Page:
Forgiveness After The Storm: Taylor Swift’s ‘Lover’

Taylor Swift has many reasons to be angry.

And she used to be. In 1989, hints of her annoyance already emerged. She was tired of being known as the girl who only sang about her boyfriends, of being scrutinized for her every move. Celebrity wasn’t always friendly to her. ‘Another day, another drama’, she semi-raps in the messy culmination of years of built-up anger ‘Look What You Made Me Do. The former country star had become a different person in Reputation. Snakes slid over the imagery at every turn, ideas of betrayal and pain tormented Swift in all her lyrics. It was an aggressive album, almost mechanical at times, like a cruel parody of the most industrial pop. It was a Swift we weren’t used to, surrounded by electronic beats rather than organic guitar chords. It might be the worst thing she put out in her career; but it was an honest depiction of an artist who didn’t know what to be anymore.

The pastel colours of Lover’s cover art contrast right away with the bold black and white of Reputation. If she used to look at us directly in the eye, this Swift looks down, averting her gaze. Right away, we know that what we’re about to get clashes with what came before it; and that might be a good thing.

If Lover is a far cry from its predecessor, it is also a logical continuation from it. Swift needed to work through these emotions heads on at first to be able to reflect on them as calmly as she does here. Reputation opened with dark, heavy beats; Lover’s opening track ‘I Forgot That You Existed’ is light and soothing. Trying to attribute a specific feud to the song is meaningless; the “you” that Swift addresses could be anyone. What she lets go of is not a single person, but resentment, fear, hate. From this introduction, she tells us that what will follow isn’t for her haters anymore. She’s done making efforts for those that only want to tear her down. This is an album directly for the ones that stuck around; from her heart to theirs.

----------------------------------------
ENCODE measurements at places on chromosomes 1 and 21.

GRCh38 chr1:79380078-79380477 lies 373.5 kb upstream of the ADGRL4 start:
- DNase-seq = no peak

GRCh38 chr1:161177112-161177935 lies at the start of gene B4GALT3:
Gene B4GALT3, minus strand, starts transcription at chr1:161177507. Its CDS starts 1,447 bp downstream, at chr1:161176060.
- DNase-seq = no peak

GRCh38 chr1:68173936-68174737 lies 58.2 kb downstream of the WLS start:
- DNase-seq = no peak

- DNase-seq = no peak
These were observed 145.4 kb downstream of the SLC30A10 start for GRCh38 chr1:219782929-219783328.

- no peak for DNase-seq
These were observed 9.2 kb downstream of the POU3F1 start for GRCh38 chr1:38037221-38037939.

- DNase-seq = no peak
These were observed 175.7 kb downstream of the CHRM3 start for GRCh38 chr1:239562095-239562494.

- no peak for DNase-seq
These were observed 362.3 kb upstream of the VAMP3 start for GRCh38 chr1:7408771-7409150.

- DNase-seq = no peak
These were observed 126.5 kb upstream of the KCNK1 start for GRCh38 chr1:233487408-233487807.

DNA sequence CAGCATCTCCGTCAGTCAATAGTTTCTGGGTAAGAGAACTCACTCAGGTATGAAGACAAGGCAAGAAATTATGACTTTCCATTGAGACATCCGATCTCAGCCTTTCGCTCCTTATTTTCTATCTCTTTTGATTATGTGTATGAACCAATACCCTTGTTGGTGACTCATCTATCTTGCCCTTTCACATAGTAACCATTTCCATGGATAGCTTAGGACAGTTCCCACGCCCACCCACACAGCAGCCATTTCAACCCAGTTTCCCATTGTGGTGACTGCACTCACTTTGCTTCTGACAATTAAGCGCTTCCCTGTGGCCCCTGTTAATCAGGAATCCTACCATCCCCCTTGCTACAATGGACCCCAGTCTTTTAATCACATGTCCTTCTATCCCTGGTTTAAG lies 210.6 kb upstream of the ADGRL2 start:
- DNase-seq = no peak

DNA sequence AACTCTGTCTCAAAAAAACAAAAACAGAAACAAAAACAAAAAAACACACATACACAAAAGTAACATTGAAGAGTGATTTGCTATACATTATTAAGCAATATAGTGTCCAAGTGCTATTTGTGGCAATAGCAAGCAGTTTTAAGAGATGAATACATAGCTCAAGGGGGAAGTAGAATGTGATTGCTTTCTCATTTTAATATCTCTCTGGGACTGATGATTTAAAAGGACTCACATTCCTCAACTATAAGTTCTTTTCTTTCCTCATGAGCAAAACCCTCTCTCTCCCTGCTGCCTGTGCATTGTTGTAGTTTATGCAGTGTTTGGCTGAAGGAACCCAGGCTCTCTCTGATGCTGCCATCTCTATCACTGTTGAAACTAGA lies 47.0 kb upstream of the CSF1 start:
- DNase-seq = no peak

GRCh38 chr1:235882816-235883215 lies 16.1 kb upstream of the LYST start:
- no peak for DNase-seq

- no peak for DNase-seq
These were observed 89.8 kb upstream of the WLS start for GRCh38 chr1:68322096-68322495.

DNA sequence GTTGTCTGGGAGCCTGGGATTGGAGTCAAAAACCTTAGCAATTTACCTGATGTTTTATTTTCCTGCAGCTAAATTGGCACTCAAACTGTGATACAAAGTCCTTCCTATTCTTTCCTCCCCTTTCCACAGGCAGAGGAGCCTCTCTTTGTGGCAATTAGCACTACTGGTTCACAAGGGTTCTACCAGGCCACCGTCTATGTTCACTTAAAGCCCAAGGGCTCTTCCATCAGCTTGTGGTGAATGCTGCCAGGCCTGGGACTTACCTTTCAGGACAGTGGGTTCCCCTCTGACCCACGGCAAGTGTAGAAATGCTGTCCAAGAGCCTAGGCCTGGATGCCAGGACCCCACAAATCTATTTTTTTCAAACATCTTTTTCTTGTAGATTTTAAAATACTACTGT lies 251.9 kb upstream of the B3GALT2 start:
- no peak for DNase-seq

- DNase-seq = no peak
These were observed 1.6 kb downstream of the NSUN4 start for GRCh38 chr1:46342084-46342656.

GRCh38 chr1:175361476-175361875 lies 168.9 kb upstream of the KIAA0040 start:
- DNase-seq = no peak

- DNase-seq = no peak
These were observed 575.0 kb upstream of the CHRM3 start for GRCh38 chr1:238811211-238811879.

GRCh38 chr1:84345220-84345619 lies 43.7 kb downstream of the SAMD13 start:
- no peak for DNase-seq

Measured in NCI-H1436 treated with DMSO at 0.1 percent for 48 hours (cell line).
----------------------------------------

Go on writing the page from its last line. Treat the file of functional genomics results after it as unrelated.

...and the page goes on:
The album wears its name well. Sometimes slow, sometimes slightly faster, her love songs always have a classical romantic feeling, like a well-filmed kiss in the rain scene does. The title track is her best one in years: tender without being mushy, intimate yet universal. No need for extensive production work. It feels like an eternity since we’ve heard only Swift and her guitar, and this honesty is refreshing. Not all of her relationship-centred tracks are as fairy-tale like. ‘The Archer’ is a more vulnerable look into past insecurities, ‘Paper Rings’ brings a touch of fun to the sometimes too serious prospect of marriage while ‘False God’ blows love up to religious-like importance. One thing remains constant: the vulnerability that Swift allows herself to share and invites us to take part in. She takes every opportunity to remind us that love is a beautiful thing. There’s no need to be afraid of sharing it with the world anymore.

These rose-coloured lyrics don’t mean that Swift likes everything about the way the world is. It might be precisely because she is at peace with herself that she can find the right words to talk about all the ways the world can be at odds with her. In ‘The Man’, she reflects in a dangerously catchy way on the ways her gender affected her career, and addresses her own experience with sexual assault and harrassment. Only two tracks later, ‘Miss Americana & The Heartbreak Prince’ talks about the recent backlash against Swift’s political engagement through a clever high school metaphor. She blends the cutesy touch of her early work and the maturity of a woman who learned that she lives in a world that rarely loves her back. The statement might not feel revolutionary, but it is a statement nonetheless.

In the end, the album is at its weakest when memories of Reputation shine through, through the much criticized ‘You Need To Calm Down’ and the obnoxious earworm ‘ME!’. In these instances, both her anger and joy ring empty, obscured by a will to be witty rather than say anything of substance. Other tracks with equal radio potential (like ‘Cruel Summer’ or ‘London Boy’) shows that she can have slightly more mindless fun without falling into the traps of these two hits, making these truly tasteless interludes quite the mystery.

Despite these small missteps, Lover remains Swift’s most honest output in years. ‘I wanna be defined by the things that I love’, she says in the album’s outro, stating in the most simple way the objective behind this chapter of her career. She accomplishes this in almost every single one of Lover’s eighteen tracks. This isn’t the album of a child country star, a hit making machine or a shady wannabe queen. This is Taylor Swift in all her imperfections and all her beauty. She spent too much time addressing her haters — this is an album for everyone who cares enough to listen. You won’t regret doing so.

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